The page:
I am a fourth-year PhD student at the Centre for Translation Studies at the University of Leeds, and I am supervised by Dr. Serge Sharoff and Dr. Martin Thomas. My project aims to combine linguistic analysis and automatic tools for sentiment and emotion analysis. The annotation schema used is explained in detail in the article "SentiML: functional annotation for multilingual sentiment analysis" (Publication). The annotated corpus, the DTD used to annotate with the software MAE and the guidelines are available to download .If you want a general overview, you can instead have a look at the poster that I presented at "The annual University of Leeds postgraduate research conference 2012" and "Digital Humanities in Leeds", as well as to the poster that I presented at "The annual University of Leeds postgraduate research conference 2013".
My latest work includes the creation of a dependency parsing model for Italian, which is available for downloading at this link (licensed under a Creative Commons Attribution-NonCommercial-NoDerivs 3.0 Unported License). The model has been trained on 250,000 sentences from the corpus Paisa' by using the 1.7.2 version of Maltparser.
The pos tagset used is Tanl and the dependency tag set is ISST-Tanl. Please use this link for the tagset mapping and this for dependency mapping to other tagsets.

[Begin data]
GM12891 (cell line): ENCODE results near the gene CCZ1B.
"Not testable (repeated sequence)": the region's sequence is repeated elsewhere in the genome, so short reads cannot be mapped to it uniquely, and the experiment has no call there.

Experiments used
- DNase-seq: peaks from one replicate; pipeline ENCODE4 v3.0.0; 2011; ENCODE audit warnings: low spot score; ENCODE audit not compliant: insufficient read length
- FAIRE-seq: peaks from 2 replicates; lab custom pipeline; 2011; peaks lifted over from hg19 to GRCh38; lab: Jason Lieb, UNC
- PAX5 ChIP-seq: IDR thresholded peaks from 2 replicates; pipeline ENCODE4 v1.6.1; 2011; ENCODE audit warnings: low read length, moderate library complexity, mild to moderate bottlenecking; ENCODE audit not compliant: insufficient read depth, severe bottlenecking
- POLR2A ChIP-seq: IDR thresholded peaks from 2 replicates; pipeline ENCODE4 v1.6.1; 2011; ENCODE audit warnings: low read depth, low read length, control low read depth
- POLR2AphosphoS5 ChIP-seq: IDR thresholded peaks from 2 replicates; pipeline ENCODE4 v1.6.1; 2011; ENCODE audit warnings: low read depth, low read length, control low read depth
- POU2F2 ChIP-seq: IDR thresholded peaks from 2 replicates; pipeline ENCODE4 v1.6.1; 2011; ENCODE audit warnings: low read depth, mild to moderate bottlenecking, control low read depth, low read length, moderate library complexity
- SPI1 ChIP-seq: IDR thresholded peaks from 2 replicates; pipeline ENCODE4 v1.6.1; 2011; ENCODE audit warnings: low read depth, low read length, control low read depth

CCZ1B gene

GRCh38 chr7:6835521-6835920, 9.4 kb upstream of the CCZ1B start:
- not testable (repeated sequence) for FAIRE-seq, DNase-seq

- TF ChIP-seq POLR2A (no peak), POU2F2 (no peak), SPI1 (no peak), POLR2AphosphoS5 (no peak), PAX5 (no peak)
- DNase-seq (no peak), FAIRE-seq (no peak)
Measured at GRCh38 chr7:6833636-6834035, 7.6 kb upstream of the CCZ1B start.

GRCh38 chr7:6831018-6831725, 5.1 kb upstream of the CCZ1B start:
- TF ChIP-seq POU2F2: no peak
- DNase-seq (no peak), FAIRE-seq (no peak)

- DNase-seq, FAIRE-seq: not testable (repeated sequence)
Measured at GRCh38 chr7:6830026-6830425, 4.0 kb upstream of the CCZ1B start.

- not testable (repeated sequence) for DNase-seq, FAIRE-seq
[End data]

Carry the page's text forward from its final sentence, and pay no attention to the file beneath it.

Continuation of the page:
I have also created a dependency parsing model for Russian, which is available for downloading at this link (licensed under a Creative Commons Attribuzione - Non commerciale - Non opere derivate 3.0 Unported License. Based on a work at http://cl.iitp.ru/.). The training corpus for the model was SynTagRus, as developed by Igor Boguslavky, Leonid Iomdin and their colleagues. The model has been created by using the version 1.7.2 of Maltparser under the consensus of Serge Sharoff, who created the previous model. See this link for further details.
My MA thesis in Technical-Scientific Translation at the University of Bari, entitled "Problems of cross-cultural communication: a corpus-based analysis of humility and smirenie", has been my first attempt to employ computational linguistics techniques to test a theory derived from traditional approaches to intercultural communication. I dealt with a linguistic comparison between the English word humility and the Russian word smirenie. The work is based on Michael Stubb's new approach, who used corpora analysis to find out an empirical evidence of the importance of some cultural words in English. The starting point for my thesis has been Anna Wierzbicka's hypothesis that the English word humility is not the exact equivalent of the Russian word smirenie. I worked on the analysis of the two terms from the point of view of etymology and definitions and I conducted a corpus-based analysis using the web corpora UkWaC and Russian Web Corpus, available through Sketch Engine. It is available for reading in Scribd.
University profile webpage
University e-mail: mlmdb _ at _ leeds.ac.uk
Interview for Gravita' Zero